At nearly 1,000 mini-games to date, the Mario Party series has built a substantial gallery of bite-sized experiences vacillating from the inventive (Hanger Management) to the inane (Will Flower). As much as it’s been the catalyst for unforgotten grudges, positive memories are in heavier supply—it’s thanks to Fruit Talktail that I now have an appreciation for grapefruit. Knowing how I felt after its presumed funeral got cancelled, I’m thankful the series kept going after Hudson’s final performance with Mario Party 8, even though its newer forms by Nd Cube have polarized fans. With the recent release of Mario Party DS on the Wii U Virtual Console, here is an exhibit of well-made mini-games that can still be counted on to cause (friendly) riots among friends and family.
Jose Cardoso is a freelance writer who’s prone to exalting words above people. Fascinated by game design, he has a knack for covering the quirky, niche and overlooked on Nintendo platforms. His writing has appeared in Unwinnable, BeefJack and other publications.
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20. Mob Sleds—Mario Party 9: There wasn't anything fun about getting demolished again and again in Perspective Mode, but played normally, Mob Sleds is a fun tactical exercise. The team boards Cooligan-shaped sleds that run along a defined track, while the solo player has freedom to move as they please. While it's possible to get someone out in the first five seconds because of misjudged timing, it's more often the case that teamwork is needed to keep the runner cornered in an area of the map. This won't guarantee that you'll bump them off, though, as it's possible for them to narrowly slip past you. And it's these moments of seemingly miraculous feats and well-planned attacks that make Mob Sleds equally nail-biting to play for both sides.
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19. Sneak 'n' Snore—Mario Party 2: Sneak 'n' Snore is a fun Red Light, Green Light twist where a sleeping Chain Chomp is ready to devour anyone who dares disturb his slumber. I like to imagine him as the prison warden, and the players as criminals foolishly trying to break out. That pop when Chain Chomp awakes and the music stops is your cue to dive back into your barrel, but you can risk getting slightly ahead of your opponents if you don't stop immediately. And if you fail, well, hearing your character get tossed down a pipe will keep everyone's spirits up. The experience is short-lived—the average game will take less than 30 seconds, so I never understood why you're allotted a full 60. But the tension still makes for an amusing time. If you're ever in need of a laugh, let Wario win—the abrupt animation is hilarious on its own.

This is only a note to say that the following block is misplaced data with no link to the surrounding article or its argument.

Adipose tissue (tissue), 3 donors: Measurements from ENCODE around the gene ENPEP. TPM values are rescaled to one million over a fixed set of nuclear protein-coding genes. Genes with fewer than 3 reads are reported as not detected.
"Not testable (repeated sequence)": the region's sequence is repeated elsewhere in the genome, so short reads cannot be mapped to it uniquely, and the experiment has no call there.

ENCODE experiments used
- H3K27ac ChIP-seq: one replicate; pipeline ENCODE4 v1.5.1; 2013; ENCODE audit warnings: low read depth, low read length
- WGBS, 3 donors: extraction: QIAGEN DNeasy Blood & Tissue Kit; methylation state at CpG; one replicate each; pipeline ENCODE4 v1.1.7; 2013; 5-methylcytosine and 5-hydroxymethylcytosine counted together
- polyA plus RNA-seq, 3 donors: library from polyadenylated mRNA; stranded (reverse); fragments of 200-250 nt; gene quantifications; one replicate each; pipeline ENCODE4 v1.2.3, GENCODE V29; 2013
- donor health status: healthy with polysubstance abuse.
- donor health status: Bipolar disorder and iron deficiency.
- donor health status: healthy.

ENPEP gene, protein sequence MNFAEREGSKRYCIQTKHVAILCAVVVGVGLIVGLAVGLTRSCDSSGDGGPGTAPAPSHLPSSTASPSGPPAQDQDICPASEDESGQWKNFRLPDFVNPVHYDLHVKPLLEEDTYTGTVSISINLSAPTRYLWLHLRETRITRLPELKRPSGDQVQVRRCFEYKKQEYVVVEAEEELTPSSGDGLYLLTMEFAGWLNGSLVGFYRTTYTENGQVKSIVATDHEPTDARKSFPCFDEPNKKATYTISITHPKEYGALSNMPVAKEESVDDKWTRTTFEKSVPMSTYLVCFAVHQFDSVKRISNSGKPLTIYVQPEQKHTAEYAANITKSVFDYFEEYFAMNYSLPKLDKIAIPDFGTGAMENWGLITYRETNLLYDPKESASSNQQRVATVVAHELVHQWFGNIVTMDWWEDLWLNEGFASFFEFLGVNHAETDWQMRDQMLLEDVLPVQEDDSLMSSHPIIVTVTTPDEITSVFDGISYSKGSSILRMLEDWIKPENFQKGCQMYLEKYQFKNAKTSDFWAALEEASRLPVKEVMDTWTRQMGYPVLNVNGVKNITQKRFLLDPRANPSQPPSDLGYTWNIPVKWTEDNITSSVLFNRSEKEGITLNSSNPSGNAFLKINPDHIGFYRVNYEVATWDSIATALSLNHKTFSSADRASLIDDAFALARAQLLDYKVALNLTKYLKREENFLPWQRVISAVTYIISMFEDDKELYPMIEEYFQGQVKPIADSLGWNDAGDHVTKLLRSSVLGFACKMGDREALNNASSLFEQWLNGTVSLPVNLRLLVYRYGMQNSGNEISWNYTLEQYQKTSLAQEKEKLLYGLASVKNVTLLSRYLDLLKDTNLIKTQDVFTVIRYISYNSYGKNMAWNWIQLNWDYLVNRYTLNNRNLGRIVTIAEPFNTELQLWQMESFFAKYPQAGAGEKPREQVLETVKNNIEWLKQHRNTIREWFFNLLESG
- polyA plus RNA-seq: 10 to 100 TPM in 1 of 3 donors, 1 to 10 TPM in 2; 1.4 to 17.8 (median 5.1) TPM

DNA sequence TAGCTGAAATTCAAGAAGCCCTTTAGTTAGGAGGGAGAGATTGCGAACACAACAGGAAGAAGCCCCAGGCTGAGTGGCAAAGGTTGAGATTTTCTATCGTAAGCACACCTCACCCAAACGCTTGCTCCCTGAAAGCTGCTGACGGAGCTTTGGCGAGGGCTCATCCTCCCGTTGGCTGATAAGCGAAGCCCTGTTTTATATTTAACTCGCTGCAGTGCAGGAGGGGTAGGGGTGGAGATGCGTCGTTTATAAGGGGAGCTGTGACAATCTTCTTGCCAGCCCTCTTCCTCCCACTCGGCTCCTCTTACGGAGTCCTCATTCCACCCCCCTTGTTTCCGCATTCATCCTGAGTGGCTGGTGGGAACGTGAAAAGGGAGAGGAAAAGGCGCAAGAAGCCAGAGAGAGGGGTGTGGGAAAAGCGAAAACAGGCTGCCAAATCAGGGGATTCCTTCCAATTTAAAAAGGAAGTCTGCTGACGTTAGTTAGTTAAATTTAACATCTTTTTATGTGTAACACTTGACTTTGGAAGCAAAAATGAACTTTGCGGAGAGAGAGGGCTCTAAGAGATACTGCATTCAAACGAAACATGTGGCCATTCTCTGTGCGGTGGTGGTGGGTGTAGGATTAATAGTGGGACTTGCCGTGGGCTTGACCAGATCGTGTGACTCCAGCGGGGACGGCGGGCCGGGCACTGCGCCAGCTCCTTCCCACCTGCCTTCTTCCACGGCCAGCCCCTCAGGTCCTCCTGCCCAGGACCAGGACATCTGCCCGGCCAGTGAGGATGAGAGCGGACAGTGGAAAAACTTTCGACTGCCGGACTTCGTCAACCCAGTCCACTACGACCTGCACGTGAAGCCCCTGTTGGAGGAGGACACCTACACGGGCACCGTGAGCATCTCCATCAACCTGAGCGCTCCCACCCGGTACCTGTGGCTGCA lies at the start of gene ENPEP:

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18. Fruit Cahoots—Mario Party 10: Much like the Whomp Stomp boss battle in Mario Party 9 (and the lovely Mad Hatters in Wii Party U), Fruit Cahoots is very much a game of psychological strategy. It's 10 rounds in which you elect to move a conveyor belt forward or keep it as is, while also factoring in the moves your opponents might make. Are they good with the one apple, or are they after the trio? Will they act if there's a Bob-omb in front of them? The fake-out potential is high, leading to plenty of finger-pointing over moves not made. For even more comedy, try the Reverse version where you intentionally aim for Bob-ombs. And speaking of bombs...
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17. Revers-a-Bomb—Mario Party 4 In some 2-vs-2 mini-games, concentration is so focused on button mashing (Handcar Havoc) that there isn't a need to strategize aloud. But in a mini-game like Revers-a-Bomb, coordination between partners can make a big difference in your team not being overrun by a domino effect. The constant deflection of Bob-ombs across six lanes makes for a rushed scramble where there's no time to pause and enjoy the small victories. Being aware of whether you're in an offensive or defensive position will help you tailor strategy accordingly, but when you're moving at a nonstop pace, it's not only the Bob-ombs that feel dizzy by the end of it. Somewhere in here is a metaphor about life, I'm sure.